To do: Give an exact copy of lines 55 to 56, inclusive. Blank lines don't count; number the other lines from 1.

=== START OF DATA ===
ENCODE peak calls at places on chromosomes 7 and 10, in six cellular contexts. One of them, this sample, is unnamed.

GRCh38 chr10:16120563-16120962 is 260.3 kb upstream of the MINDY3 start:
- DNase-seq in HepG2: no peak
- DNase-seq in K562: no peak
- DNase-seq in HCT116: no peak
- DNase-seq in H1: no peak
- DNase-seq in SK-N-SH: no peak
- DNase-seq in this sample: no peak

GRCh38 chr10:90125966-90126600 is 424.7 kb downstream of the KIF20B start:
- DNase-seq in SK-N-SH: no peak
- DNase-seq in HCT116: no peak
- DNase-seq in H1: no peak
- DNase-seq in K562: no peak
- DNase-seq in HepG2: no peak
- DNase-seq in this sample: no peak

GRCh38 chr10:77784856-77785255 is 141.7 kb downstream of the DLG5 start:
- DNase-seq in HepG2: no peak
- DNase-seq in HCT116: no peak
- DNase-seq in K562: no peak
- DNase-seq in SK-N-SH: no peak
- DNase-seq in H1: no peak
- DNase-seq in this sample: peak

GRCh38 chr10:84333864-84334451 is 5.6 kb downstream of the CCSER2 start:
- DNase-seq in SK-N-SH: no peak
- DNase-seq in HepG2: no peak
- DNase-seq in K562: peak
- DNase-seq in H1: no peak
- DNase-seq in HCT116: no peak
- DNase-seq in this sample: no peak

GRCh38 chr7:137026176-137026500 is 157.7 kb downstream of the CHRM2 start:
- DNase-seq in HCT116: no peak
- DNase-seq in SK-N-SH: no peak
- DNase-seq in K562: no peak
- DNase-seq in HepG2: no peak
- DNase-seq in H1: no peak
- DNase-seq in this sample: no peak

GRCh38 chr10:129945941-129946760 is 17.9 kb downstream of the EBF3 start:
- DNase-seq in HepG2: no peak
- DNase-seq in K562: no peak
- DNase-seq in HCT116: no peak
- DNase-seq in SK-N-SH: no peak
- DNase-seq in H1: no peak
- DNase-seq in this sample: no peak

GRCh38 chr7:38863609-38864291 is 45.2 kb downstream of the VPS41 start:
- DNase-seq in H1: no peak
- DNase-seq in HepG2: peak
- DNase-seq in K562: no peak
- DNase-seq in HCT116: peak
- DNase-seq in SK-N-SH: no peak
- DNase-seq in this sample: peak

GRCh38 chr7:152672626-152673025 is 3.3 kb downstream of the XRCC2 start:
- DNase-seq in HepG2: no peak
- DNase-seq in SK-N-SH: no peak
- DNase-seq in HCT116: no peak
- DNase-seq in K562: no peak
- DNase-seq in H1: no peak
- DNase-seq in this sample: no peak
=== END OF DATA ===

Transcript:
- DNase-seq in K562: no peak
- DNase-seq in H1: no peak